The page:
Eleanor and her brother Herbert Farjeon were born in the 1880s into a highly literary family. Eleanor published nearly 70 books, most of them were for children. She won many literary awards and the Eleanor Farjeon Award for children's literature is presented annually in her memory by the Children's Book Circle.
Mia Farlane was born in New Zealand. After spending several years in France she moved to London, where she now lives. This is her first novel.
Michael Symmons Roberts (Author) Michael Symmons Roberts was born in Preston, Lancashire in 1963. He has published six collections of poetry and received a number of accolades including the Forward Prize, the Costa Poetry Award and the Whitbread Poetry Prize. As a librettist, his work has been performed in concert halls and opera houses around the world. An award-winning broadcaster and dramatist, he has published two novels, and is Professor of Poetry at Manchester Metropolitan University. He is a Fellow of the Royal Society of Literature. Paul Farley (Author) Paul Farley is the author of four collections of poetry and has won the Forward Prize for Best First Collection, the Whitbread Poetry Award and the E.M. Forster Award. He broadcasts regularly on radio and presents The Echo Chamber on Radio 4. Edgelands, co-written with Michael Symmons Roberts, received the Royal Society of Literature’s Jerwood Award and the 2011 Foyles Best Book of Ideas Award and was serialised as Radio 4 Book of the Week.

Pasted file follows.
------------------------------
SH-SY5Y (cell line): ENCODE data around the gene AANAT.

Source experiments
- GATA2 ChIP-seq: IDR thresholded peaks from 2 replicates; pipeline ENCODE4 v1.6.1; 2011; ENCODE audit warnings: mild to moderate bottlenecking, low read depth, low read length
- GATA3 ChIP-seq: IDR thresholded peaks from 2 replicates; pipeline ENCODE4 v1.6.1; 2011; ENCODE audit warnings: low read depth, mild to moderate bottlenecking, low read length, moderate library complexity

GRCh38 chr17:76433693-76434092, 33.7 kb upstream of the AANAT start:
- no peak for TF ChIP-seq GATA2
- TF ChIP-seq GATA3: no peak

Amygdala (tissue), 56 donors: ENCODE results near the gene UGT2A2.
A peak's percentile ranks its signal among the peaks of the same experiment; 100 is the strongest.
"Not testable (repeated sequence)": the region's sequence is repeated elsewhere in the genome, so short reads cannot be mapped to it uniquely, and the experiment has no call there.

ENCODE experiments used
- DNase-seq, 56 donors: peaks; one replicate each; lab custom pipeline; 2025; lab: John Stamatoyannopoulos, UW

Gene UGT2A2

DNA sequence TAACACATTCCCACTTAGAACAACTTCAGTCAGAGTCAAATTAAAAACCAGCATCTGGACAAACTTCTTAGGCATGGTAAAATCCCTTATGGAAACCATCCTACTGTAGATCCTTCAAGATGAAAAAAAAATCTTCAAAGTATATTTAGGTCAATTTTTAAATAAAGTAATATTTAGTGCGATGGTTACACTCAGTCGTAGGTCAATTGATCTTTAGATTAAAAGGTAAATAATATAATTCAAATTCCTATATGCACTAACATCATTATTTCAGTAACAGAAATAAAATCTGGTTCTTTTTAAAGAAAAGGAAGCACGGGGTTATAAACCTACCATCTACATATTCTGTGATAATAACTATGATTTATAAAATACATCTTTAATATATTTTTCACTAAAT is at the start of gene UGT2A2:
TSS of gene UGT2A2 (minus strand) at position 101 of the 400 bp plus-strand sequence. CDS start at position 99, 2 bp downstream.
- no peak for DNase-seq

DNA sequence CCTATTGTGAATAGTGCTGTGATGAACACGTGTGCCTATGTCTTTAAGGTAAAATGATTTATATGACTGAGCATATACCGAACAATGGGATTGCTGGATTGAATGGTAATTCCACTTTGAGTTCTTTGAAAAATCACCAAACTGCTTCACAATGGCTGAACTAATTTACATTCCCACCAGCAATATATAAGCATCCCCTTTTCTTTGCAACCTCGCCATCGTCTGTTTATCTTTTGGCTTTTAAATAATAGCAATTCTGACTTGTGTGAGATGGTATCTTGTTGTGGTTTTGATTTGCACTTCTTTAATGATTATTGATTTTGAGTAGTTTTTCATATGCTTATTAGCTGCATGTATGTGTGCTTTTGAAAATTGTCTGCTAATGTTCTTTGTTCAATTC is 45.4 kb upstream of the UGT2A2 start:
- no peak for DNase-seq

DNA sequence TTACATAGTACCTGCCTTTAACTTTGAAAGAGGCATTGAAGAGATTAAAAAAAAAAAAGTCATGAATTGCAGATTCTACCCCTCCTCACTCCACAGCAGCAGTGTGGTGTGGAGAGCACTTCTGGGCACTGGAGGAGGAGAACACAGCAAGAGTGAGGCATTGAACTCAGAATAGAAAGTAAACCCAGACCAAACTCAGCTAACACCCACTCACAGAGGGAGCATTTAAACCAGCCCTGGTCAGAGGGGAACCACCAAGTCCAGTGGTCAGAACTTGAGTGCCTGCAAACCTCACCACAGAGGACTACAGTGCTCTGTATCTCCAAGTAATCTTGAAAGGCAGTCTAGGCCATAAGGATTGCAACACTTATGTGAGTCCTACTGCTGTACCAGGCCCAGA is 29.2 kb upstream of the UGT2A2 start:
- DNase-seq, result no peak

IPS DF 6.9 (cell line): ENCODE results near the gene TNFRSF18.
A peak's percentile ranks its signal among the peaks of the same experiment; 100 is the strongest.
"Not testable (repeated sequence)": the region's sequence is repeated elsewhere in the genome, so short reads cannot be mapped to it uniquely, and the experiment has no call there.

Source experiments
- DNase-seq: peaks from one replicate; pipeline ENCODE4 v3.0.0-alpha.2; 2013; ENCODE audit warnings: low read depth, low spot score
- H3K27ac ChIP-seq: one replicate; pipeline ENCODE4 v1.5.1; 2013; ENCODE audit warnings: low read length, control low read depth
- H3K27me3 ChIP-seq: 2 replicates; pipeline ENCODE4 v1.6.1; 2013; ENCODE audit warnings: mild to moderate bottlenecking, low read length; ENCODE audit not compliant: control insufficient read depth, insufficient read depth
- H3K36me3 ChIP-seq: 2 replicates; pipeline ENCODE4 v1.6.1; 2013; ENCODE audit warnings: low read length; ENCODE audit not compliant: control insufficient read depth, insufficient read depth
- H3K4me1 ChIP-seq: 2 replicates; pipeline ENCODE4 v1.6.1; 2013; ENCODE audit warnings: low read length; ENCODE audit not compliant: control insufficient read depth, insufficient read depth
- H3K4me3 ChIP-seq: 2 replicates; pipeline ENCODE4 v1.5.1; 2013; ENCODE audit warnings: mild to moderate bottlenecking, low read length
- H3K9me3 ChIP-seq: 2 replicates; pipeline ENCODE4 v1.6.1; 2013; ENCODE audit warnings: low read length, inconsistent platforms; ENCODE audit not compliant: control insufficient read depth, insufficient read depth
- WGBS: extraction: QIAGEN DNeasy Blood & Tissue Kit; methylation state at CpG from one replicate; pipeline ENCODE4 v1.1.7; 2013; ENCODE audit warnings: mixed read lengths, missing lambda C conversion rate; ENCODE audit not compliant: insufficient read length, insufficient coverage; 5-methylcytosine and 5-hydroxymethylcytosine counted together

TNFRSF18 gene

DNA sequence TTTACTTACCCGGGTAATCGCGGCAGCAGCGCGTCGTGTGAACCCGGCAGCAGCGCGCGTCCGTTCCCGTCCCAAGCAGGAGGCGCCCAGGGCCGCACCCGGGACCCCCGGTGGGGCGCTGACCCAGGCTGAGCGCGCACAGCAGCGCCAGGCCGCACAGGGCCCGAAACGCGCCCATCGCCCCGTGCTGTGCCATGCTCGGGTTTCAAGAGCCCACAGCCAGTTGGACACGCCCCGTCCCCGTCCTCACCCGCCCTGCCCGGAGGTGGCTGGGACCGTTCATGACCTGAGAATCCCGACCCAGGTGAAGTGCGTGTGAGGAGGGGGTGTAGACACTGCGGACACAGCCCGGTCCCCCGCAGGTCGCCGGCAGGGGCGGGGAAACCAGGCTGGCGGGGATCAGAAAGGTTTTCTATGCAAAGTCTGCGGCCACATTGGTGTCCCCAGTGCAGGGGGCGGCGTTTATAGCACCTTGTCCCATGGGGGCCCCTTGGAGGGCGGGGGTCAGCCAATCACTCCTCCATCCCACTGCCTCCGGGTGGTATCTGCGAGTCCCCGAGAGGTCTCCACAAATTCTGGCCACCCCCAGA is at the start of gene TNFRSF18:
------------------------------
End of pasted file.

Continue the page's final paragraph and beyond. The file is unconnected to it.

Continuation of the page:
John Farman attended Harrow Art School followed by the Royal College of Art. After completing his Masters degree he worked in the advertising industry until his departure to become a full-time writer and illustrator. He is the author of several children's books, including The Very Bloody History of Britain (without the boring bits), The Very Bloody History of London, C.R.A.P. (A Collection of Rotten Adult Principles) and Jesus: The Teenage Years. He lives in London.
After growing up in Iran, Sattareh Farman Farmaian emigrated to the United States in 1979, where she continued her career in social work. She lives in Los Angeles.
Penelope Farmer lives in Birmingham and has two grown-up children. She is the author of many books, including A Castle of Bone, Charlotte Sometimes and The Summer Birds.
Penelope Farmer was born in Kent, in 1939, the younger of twin girls. After boarding school and Oxford University she did a variety of jobs, from teaching to working as a filing clerk, followed by a year of social studies at London University. Then she settled down to raise a family and write full time. Over the course of her long career as a writer, she published many novels and short stories for adults and children.
Scott Murray writes for the Guardian, the Fiver, FourFourTwo, GQ and Men's Health. He is the co-author of the football miscellany Day of the Match: A History of Football in 365 Days, and contributed to both volumes of Is It Just Me Or Is Everything Shit? Simon Farnaby is an actor and writer. Among his recent TV acting credits he was Spike in Jam and Jerusalem and he played Hamilton Cork, Pie-Face Records and Harold Boom in The Mighty Boosh. In film, he starred as Bunny in this year's British Indie hit Bunny and The Bull.